Air that is discharged from the distributor 58 as well as the apertures 64 fluidizes the filtering media particles 22 during the backwashing process. Clean water from the interior of the inner wall 18 flows through the violently boiling media 22, flushing and rubbing the accumulated solids from the media 22 and directing the solids through the openings 24 in the outer wall 16. The level of the contaminated backwash water rises in the housing 16 until reaching the level of the overflow drain 46. Thus, it can be seen that the backwash water flows in a direction at an angle relative to the upward flow of pressurized air in the media 22 as the latter is fluidized, such that the media 22 is not directed over the top of the casing 14 as in known prior art filters.

It has been found that the location of the apertures 64, being vertically spaced above the orifices 60 and the distributor 58, facilitates fluidization of the media particles 22 to a degree such that fluidization occurs homogenously throughout the chamber 20 without excessive "slugging". Consequently, the quantity of water required to completely cleanse the media 22 is reduced substantially in comparison to certain prior art filters, wherein the water itself often was utilized in an attempt to fluidize the entire media bed.

Additionally, the provision of the conduit 68 greatly facilitates recirculation of the media particles 22 in the chamber 20 during fluidization. Air that is discharged through the apertures 64 reduces the density of the bed, causing a portion of the particles 22 to rise toward the outlet 70. At the same time, additional quantites of the particles 22 are drawn in through the lower inlet 72, such that a complete recirculation loop is established. Provision of five, equally spaced vertical conduits 68 within the chamber 20 insures that the entire bed of media particles 22 continuously recirculates during fluidization. This process enhances the disintegration of media particles 22 that have become excessively packed. Moreover, recirculation of the particles 22 assures that once the backwashing process is complete and the fluidization is interrupted, the size distribution of the particles 22 is uniform through the entire area of the chamber 20.

Once the media particles 22 have been sufficiently cleansed, the valves 44, 56 are closed to interrupt the flow of backwash water and fluidizing air respectively. Next, the valve 50 is opened to drain the remaining contents within the housing 12 below the overflow drain 46. Subsequently, the valve 50 is shut and the valves 32, 40 are opened to effectively put the filter assembly 10 back into service.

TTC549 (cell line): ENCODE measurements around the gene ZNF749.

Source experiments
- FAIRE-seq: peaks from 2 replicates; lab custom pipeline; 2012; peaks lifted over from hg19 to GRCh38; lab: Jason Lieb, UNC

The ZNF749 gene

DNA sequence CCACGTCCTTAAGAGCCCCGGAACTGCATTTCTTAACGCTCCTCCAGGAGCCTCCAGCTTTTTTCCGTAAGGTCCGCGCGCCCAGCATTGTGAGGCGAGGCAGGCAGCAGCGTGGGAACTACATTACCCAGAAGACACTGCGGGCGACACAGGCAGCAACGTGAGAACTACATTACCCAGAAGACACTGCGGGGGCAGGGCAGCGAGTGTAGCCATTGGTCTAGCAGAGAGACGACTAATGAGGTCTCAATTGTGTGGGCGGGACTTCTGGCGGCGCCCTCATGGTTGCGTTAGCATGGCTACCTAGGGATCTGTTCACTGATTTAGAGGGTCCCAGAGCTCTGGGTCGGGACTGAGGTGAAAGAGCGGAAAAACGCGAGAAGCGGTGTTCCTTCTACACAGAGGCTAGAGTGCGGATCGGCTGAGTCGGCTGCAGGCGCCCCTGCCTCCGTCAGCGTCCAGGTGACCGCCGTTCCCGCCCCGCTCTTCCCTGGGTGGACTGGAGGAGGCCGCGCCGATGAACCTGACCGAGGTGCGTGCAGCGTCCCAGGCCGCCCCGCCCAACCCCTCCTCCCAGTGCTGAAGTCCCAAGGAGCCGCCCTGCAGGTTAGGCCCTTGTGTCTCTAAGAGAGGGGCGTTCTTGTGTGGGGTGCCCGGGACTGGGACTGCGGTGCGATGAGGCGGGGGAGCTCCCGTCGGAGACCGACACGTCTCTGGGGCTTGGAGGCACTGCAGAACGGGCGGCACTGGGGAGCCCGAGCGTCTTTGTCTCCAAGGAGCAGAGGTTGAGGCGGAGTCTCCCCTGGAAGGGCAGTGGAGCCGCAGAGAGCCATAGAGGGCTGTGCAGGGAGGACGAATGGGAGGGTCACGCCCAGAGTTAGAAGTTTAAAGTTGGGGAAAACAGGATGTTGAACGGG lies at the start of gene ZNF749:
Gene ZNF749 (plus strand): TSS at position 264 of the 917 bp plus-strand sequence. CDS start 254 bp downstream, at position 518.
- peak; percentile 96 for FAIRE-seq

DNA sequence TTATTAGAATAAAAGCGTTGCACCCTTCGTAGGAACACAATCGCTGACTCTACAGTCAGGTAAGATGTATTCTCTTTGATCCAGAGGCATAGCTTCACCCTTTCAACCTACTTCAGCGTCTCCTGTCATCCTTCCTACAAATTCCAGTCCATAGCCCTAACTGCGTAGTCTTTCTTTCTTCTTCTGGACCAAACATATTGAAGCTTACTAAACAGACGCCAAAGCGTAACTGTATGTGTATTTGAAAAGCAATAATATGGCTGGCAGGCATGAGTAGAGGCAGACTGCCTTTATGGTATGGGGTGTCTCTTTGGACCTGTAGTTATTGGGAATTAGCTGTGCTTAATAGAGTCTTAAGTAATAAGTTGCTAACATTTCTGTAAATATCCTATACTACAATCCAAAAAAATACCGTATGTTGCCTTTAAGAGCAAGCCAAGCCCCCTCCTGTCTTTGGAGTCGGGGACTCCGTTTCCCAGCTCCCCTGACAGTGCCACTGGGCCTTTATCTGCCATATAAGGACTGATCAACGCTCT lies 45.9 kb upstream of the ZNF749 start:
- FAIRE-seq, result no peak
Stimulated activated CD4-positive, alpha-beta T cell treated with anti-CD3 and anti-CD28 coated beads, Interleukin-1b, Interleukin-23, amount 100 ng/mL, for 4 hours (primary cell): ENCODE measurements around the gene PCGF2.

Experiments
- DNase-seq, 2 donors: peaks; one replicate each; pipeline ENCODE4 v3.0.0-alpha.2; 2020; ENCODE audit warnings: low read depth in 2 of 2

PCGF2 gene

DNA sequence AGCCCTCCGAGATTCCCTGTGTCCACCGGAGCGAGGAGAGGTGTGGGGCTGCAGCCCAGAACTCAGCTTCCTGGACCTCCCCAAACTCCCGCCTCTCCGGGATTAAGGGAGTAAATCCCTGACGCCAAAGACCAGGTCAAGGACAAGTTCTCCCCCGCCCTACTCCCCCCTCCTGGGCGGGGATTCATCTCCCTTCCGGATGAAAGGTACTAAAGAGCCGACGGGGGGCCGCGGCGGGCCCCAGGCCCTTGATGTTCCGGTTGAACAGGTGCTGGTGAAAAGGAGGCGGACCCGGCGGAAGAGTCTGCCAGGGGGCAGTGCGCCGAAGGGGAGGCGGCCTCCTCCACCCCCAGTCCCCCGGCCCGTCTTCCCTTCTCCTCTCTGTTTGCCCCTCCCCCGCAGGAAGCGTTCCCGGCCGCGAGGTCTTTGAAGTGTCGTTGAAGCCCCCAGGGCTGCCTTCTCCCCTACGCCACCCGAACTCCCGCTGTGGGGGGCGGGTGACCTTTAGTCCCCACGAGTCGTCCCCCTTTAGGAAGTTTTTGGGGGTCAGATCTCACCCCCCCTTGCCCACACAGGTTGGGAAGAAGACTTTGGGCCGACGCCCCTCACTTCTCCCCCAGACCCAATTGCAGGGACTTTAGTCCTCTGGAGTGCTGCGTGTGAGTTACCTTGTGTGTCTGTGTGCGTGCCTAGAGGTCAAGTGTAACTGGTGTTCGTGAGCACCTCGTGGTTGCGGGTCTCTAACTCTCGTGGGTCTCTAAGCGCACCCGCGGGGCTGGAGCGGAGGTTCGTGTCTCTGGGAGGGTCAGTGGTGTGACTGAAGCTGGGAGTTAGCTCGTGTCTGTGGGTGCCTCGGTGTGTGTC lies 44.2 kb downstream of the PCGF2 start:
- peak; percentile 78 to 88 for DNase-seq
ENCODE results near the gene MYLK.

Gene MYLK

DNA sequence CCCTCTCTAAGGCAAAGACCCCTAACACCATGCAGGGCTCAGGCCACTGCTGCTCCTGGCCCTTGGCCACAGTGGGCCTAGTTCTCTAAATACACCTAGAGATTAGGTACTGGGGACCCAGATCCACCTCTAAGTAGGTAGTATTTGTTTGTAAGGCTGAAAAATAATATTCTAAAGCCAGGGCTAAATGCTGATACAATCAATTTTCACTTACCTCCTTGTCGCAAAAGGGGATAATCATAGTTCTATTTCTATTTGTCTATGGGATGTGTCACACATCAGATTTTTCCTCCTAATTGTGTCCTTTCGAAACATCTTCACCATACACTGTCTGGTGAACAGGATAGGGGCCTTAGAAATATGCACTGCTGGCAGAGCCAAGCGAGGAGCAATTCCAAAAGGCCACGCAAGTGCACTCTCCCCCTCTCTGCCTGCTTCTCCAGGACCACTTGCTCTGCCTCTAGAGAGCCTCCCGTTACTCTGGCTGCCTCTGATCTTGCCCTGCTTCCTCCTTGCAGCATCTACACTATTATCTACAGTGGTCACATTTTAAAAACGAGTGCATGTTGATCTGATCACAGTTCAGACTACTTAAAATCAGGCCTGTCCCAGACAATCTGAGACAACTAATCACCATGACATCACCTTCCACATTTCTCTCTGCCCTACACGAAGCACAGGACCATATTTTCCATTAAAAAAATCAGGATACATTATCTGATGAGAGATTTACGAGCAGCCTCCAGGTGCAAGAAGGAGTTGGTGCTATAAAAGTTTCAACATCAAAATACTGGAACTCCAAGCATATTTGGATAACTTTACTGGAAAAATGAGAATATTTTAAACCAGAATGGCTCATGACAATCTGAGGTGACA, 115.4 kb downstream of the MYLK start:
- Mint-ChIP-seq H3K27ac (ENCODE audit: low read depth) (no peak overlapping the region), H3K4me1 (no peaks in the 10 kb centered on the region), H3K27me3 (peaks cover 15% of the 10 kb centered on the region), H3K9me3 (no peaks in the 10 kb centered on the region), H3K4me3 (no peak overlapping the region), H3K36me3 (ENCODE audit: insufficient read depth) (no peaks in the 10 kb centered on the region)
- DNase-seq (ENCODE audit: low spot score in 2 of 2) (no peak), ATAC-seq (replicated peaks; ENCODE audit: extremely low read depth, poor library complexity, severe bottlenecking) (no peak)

The filter media 22 is a mixture of anthracite coal and anhydrous aluminum silicate. The aluminum compound is very abrasive and, by itself, tends to bind together and not fluidize easily. It is also noted that anthracite coal has an angular configuration and alone does not smoothly fluidize. However, it is believed that the anthracite coal acts as a lubricant to provide good separation between the aluminum silicate particles, so that an efficient, smooth fluidization is thereby ensured.

Preferably, the filter media mixture 22 is comprised of about 60% by weight of coal and 40% by weight of aluminum silicate. However, satisfactory results may be obtained whenever the weight of coal is about 40% to about 80% of the total weight of the coal/aluminum silicate mixture.

Furthermore, it is preferably that the mixture is of a screen size from -18 U.S. sieve mesh to +25 U.S. sieve mesh. However, good results are obtained whenever the mixture is substantially of a screen size ranging from -14 U.S. sieve mesh to +40 U.S. sieve mesh.

From the foregoing, it is clear that the invention provides especially effective means for backwashing water treatment filter media, and does so in a manner to assure utilization of minimum quantities of backwash water as well as relatively small amounts of time that the filter is out of service. It is recognized, of course, that those skilled in the art may make various modifications or additions to the preferred embodiments chosen to illustrate the invention without departing from the gist and essence of the contribution to the art. Accordingly, it is to be understood that the protection sought and to be afforded thereby should be deemed to extend to the subject matter claimed and all equivalents thereof fairly within the scope of the invention.